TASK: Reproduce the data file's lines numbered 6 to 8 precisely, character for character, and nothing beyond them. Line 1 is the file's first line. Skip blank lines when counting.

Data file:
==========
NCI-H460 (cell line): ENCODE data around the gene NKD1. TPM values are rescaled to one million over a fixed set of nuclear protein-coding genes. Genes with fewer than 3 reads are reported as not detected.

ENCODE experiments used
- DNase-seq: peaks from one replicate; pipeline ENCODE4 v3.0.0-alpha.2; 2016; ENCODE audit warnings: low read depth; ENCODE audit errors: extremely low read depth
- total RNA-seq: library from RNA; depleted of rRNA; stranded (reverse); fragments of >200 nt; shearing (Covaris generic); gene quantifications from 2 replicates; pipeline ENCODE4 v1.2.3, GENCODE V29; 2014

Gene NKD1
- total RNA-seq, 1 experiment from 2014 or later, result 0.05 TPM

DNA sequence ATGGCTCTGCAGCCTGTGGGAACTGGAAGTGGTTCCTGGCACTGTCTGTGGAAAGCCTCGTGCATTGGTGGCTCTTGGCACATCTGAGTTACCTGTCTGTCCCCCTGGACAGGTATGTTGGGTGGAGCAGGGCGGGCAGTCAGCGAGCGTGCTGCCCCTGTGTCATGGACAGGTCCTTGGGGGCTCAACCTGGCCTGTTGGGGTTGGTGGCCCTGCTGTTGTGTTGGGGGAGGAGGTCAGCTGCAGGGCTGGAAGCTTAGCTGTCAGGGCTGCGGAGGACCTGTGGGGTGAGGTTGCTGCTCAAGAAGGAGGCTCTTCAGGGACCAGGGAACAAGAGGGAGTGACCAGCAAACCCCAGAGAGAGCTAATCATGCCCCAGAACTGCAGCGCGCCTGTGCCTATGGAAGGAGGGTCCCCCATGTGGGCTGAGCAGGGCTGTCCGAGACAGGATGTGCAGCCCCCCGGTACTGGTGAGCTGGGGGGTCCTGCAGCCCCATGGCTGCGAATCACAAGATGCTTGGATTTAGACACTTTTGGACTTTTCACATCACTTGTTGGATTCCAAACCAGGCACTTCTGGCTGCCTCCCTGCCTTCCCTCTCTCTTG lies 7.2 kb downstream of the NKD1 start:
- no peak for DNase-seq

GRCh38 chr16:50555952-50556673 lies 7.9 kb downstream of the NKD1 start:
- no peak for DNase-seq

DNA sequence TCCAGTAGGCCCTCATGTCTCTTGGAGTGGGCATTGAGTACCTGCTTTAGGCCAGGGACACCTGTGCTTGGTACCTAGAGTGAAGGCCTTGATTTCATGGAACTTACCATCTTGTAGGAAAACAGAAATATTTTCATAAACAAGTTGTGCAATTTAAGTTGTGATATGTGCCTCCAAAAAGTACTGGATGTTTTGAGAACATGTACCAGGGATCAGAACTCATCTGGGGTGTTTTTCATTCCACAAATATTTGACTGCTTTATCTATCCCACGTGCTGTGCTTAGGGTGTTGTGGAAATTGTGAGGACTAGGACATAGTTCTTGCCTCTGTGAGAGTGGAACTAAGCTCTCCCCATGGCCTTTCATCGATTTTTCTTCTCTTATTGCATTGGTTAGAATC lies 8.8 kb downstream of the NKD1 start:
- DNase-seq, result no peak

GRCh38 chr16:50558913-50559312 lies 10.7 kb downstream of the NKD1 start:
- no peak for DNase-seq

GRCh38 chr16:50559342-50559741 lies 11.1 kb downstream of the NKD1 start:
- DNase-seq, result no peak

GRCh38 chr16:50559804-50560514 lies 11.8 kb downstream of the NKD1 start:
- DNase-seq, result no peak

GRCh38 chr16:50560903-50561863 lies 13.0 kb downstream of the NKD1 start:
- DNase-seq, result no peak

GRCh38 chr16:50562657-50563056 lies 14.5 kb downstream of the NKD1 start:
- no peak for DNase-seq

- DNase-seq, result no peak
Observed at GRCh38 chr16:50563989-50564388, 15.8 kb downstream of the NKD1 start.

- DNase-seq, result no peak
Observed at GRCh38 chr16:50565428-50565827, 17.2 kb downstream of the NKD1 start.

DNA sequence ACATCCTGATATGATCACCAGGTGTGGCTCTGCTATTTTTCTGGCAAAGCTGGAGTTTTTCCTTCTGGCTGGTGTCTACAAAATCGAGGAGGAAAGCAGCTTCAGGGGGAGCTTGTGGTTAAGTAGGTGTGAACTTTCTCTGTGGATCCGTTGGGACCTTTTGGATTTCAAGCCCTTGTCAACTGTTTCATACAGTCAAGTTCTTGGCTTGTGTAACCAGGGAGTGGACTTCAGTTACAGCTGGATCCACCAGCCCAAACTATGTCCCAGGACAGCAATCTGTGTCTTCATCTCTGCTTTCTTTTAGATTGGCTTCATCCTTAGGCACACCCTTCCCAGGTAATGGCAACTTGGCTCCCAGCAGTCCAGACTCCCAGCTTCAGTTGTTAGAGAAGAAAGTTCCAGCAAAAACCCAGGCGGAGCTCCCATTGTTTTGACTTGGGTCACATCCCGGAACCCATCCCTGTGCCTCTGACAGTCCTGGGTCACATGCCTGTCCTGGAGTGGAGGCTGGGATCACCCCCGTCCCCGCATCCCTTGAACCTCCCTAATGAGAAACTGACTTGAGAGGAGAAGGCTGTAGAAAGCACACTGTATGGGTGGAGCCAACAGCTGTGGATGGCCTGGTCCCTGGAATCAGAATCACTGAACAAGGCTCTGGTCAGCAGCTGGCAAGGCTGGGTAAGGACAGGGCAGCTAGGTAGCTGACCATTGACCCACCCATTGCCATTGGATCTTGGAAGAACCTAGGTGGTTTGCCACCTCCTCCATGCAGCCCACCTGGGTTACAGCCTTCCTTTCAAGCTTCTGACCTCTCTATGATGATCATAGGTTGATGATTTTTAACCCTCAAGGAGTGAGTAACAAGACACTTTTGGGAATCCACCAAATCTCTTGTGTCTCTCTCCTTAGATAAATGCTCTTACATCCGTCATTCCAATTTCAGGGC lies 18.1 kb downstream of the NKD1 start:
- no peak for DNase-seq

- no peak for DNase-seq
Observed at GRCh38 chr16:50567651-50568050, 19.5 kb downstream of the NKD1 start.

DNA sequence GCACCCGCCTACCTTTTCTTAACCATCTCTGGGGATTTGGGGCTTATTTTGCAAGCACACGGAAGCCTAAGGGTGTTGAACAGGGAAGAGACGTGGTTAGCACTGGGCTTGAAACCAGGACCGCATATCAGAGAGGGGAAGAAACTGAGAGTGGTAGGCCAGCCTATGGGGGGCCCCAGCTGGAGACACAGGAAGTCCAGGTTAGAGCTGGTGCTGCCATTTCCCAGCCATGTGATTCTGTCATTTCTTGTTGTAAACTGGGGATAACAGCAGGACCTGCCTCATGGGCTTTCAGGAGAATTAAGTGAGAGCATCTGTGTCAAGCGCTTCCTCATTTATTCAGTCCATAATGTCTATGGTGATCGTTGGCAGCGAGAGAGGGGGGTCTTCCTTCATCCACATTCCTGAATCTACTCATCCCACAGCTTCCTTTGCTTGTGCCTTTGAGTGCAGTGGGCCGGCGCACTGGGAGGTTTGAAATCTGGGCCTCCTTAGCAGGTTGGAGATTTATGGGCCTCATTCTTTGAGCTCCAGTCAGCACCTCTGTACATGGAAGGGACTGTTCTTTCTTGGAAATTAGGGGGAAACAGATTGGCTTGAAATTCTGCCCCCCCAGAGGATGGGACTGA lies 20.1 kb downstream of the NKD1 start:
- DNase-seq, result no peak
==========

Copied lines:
- total RNA-seq, 1 experiment from 2014 or later, result 0.05 TPM

DNA sequence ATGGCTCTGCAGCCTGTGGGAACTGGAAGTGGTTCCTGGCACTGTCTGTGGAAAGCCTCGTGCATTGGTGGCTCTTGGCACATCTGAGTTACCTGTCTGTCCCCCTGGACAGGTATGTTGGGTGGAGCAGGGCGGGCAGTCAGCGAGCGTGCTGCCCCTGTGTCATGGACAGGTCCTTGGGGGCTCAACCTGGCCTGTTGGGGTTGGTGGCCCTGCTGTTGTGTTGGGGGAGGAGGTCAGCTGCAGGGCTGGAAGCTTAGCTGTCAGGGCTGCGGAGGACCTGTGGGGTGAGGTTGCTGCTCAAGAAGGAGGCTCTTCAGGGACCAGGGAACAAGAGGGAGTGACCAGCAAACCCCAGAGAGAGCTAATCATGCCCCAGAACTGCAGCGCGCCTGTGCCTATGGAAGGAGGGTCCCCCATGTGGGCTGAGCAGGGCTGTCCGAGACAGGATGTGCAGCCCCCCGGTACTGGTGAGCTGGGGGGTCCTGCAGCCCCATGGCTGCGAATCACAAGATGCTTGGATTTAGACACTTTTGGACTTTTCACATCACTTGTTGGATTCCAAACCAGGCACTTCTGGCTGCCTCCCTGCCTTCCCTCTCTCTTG lies 7.2 kb downstream of the NKD1 start:
- no peak for DNase-seq